Captive is my contribution to the growing conversation about the ethics of captivity. I’ve been photographing animals in the human environment for about fifteen years, from those we eat and wear to those we keep in labs for research, and use for entertainment. The animals I photograph at zoos and aquaria fall into that last category. In 2016, The Born Free Foundation contracted me to photograph zoos across Europe. After spending two months on the road for that assignment, along with the zoos I had visited across Canada in 2008 for Zoocheck Canada, as well as the archive I had amassed while photographing at zoos and aquaria around the world, I felt I had a collection of images worth publishing.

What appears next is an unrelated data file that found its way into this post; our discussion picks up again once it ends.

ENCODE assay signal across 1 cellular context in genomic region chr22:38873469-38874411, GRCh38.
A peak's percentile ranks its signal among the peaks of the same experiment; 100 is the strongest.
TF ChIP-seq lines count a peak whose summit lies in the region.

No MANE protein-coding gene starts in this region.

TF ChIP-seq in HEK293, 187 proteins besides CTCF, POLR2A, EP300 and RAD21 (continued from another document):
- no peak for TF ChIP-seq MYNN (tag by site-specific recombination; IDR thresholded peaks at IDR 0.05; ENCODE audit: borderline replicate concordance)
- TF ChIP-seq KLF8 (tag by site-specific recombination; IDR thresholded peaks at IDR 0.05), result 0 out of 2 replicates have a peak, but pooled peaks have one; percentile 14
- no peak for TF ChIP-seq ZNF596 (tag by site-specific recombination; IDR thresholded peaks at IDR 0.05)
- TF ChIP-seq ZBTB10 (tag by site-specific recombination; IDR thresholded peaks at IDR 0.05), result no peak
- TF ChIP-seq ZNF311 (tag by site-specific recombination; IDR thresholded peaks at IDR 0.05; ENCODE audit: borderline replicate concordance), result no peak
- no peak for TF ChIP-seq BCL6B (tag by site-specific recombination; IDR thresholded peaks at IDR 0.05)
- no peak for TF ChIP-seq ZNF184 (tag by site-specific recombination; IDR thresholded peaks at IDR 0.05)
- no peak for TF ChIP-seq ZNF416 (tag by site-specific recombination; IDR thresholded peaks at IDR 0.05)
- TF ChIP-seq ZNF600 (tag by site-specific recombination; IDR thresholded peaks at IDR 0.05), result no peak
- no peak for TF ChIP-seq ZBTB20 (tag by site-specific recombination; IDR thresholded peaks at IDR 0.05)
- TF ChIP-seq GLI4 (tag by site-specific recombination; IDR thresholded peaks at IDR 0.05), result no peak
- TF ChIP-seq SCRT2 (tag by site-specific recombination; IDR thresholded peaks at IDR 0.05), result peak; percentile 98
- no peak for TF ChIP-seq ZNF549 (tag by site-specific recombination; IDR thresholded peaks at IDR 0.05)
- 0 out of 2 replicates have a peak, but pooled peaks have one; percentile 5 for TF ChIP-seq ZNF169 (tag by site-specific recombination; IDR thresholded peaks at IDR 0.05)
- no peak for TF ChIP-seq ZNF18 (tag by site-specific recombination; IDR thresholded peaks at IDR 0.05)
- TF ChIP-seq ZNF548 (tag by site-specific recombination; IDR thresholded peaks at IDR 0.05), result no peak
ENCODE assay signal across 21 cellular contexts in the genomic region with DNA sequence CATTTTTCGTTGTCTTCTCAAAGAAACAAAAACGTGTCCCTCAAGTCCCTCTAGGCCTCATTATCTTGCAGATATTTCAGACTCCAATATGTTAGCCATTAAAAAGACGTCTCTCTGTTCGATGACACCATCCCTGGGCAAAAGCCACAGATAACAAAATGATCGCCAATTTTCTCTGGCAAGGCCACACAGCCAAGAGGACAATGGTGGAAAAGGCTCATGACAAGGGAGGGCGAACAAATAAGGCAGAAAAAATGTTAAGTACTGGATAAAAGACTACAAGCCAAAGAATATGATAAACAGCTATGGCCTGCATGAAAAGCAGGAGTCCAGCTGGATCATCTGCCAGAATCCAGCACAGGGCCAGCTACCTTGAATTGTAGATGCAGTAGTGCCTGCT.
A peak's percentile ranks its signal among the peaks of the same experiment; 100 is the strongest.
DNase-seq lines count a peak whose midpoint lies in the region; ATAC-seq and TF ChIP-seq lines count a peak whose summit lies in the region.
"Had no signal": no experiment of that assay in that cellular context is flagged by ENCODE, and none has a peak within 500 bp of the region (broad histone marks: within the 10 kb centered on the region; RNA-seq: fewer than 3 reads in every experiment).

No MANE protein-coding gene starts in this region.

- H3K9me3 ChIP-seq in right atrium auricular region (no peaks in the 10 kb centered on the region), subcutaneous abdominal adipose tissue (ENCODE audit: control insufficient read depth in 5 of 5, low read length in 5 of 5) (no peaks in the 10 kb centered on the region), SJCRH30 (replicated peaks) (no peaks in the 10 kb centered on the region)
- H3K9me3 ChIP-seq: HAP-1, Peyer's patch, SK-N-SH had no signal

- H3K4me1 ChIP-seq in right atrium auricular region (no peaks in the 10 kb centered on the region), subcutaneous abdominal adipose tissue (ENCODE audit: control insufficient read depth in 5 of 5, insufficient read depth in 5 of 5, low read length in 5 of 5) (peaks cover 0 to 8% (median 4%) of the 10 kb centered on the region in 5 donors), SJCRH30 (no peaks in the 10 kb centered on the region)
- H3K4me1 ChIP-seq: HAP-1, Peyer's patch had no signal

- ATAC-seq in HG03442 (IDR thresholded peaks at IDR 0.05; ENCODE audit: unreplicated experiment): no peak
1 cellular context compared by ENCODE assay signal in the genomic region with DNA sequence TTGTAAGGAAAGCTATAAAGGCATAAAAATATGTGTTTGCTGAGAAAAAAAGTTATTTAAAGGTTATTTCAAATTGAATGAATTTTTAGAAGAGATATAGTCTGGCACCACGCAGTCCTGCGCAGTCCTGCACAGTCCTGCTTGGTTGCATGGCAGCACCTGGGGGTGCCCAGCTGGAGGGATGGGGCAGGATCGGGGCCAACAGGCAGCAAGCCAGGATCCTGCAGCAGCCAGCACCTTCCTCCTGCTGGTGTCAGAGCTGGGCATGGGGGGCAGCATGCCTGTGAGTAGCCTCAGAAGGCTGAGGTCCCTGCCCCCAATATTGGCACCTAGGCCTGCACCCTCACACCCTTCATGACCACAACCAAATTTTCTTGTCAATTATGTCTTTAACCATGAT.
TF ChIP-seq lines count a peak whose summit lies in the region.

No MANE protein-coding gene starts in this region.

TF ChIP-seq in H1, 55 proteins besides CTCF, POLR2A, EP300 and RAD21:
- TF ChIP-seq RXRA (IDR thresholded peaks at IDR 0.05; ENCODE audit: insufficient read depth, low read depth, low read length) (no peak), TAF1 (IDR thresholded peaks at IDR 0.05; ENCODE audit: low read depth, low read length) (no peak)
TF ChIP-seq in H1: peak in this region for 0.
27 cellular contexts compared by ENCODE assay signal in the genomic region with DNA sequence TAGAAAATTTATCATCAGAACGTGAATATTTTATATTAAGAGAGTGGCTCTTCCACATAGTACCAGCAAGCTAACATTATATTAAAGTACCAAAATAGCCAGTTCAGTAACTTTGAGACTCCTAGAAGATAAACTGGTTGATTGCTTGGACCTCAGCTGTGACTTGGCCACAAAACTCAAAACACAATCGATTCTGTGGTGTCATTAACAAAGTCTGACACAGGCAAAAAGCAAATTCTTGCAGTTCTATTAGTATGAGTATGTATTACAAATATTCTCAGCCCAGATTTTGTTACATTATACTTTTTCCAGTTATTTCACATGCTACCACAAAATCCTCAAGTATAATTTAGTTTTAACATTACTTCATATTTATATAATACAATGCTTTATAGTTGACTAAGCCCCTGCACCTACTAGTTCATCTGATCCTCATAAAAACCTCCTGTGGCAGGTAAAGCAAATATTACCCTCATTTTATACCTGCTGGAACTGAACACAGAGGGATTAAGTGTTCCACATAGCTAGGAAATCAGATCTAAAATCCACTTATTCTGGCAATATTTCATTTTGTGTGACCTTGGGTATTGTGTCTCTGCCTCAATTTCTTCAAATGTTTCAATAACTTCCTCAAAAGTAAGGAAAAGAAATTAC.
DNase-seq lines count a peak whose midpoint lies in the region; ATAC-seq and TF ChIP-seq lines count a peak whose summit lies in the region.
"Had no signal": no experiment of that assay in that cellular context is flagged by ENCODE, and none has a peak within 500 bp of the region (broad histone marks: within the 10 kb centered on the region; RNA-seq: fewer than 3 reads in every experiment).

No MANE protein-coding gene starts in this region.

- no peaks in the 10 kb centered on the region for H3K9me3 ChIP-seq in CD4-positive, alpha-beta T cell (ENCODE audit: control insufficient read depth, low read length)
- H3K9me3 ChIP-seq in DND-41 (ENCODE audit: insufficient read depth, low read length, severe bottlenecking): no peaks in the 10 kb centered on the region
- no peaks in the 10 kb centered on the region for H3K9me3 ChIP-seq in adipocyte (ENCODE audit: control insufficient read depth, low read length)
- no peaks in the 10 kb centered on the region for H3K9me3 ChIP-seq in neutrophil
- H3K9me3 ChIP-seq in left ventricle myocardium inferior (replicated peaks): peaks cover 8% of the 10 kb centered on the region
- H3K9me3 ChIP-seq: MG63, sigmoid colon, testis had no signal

Captive asks the viewer to have a second look, not only at the animals we keep captive, but at the details of the exhibits; the infrastructures we’ve created, which are human constructs for human pleasures. At the centre of these exhibits are animals, and yet we fail to see them as individuals. We might see them as objects for our amusement or representatives of a species, but it makes us uncomfortable to see much more than that. When we do really look, we see animals who are despondent, depressed, exhibiting stereotypic behaviours which indicate stress or unhappiness. Captiveasks us to see and consider their zoo life.